What is a Charging Handle?

Every semi-automatic rifle needs to be loaded, and the chagrin handle plays a very important role. The charging handle manually charges or loads the rifle, cocks the hammer, and gets the rifle in the ready position, hence it is called the charging handle.

Charging handles come in different sizes and shapes on different firearms. In some rifles, like the AK, the charging handle is an integrated part of the bolt carrier, and hence it moves back and forth with it. Such charging handles are called reciprocation handles. In other rifles, like the AR-15, the charging handle is non-reciprocating, which means it does not move with the bolt.

In the AR-15, the charging handle is located in the back, above the buffer tube, and under the rear sight block. It is a T-shaped handle, and when it is pulled, it brings the bolt back with it, against the tension of the recoil spring in the buffer tube.

When the charging handle cant be pulled anymore, you release it, and it allows the bolt to move forward, picking up a round from the magazine, and chambering it.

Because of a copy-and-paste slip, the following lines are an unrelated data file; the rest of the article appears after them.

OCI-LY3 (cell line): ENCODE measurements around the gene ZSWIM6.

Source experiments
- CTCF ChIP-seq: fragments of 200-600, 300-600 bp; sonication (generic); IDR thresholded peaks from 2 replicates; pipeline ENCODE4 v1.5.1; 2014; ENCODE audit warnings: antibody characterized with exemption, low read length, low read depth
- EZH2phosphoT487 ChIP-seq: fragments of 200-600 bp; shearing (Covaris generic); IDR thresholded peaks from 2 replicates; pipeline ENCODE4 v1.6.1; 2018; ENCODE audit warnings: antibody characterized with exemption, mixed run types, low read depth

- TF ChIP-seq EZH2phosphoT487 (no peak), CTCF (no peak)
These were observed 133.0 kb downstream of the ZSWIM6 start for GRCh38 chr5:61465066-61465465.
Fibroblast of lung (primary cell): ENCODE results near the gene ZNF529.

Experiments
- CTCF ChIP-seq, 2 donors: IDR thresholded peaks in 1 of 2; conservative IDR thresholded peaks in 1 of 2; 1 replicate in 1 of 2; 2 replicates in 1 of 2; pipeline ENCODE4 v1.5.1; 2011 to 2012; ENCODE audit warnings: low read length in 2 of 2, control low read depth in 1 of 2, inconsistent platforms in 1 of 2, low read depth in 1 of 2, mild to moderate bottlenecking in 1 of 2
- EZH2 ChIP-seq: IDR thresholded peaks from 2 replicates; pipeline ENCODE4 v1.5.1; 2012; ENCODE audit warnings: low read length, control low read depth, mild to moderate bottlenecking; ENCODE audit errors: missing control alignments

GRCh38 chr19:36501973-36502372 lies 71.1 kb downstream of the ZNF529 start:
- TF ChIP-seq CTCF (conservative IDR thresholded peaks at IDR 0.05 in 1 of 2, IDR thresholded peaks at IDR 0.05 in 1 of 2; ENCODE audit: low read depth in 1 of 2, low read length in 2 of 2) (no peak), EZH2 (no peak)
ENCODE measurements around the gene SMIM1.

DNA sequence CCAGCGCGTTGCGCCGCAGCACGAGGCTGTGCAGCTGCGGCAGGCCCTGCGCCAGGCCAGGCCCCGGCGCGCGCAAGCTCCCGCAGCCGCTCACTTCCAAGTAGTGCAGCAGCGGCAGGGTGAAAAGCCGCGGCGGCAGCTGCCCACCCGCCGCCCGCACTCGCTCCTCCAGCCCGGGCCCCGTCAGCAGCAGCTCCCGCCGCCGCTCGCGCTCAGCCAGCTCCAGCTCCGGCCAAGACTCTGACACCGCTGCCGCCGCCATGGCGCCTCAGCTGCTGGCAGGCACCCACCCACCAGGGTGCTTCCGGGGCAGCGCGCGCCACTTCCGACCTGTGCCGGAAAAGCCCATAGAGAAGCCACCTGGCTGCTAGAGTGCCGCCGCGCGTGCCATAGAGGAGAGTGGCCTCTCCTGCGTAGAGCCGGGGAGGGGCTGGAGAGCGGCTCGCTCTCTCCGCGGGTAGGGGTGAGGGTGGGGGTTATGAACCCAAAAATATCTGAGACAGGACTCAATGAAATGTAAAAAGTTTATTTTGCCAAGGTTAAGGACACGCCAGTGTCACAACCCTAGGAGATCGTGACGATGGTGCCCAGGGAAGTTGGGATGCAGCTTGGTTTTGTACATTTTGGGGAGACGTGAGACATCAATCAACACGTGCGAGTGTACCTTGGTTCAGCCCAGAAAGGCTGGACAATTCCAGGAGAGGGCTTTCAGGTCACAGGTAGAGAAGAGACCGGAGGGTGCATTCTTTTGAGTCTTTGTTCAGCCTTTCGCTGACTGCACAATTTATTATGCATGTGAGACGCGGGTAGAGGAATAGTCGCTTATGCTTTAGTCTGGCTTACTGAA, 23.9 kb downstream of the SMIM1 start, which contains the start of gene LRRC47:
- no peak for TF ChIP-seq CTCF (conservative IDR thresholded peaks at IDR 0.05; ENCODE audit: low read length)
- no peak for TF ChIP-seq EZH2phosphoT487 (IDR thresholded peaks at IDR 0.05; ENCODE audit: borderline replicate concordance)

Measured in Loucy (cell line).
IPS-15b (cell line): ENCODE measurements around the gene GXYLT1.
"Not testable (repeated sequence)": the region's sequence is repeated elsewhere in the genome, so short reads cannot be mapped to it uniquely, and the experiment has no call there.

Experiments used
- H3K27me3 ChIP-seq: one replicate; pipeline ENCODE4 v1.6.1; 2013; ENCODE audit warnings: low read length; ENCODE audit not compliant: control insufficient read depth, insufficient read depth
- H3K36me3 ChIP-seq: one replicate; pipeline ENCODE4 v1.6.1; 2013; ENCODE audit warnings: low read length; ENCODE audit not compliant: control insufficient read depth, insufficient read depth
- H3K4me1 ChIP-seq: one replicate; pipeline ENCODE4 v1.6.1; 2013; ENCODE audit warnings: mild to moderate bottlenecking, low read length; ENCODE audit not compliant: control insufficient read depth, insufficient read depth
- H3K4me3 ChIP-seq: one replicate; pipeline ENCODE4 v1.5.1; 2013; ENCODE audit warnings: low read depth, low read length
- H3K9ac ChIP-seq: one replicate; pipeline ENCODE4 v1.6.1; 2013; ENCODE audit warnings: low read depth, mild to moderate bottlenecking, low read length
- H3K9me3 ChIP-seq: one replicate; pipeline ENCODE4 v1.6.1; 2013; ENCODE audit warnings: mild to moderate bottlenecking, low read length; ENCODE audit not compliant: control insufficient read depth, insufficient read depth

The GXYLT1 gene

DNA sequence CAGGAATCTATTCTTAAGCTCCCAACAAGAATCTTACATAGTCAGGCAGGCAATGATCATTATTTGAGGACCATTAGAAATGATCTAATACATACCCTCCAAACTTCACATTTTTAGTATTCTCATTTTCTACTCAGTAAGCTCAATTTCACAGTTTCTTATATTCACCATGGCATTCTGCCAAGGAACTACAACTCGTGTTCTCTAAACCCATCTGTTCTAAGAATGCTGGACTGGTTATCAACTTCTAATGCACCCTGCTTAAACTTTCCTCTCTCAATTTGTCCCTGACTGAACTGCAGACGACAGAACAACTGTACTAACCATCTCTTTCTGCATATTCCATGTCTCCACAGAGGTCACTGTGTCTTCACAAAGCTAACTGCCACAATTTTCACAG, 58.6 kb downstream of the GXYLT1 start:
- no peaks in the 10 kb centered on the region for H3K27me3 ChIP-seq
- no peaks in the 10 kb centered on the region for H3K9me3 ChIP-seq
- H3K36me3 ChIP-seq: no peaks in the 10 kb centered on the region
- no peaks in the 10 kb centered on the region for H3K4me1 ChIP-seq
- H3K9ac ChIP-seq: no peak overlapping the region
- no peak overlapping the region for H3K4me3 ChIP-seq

When do you need to use the charging handle?

The charging handle on an AR-15 serves many purposes. The AR-15 is a self-loading rifle, still, when you load a magazine, you need to charge the bolt manually so that the first round can go into the chamber. After that, all the rounds are loaded by the operation of the bolt.

The charging handle is also used to clear malfunctions and stoppages. For instance, if you have a bad round in the chamber that won’t fire, you can manually load another one using the chagrin handle. Other stoppages like failure to feed can also be cleared by pulling the charging handle.

You can also use the chagrin handle to make sure that the rifle is clear when you are cleaning or maintaining it indoors.

Why would you need an upgraded charging handle?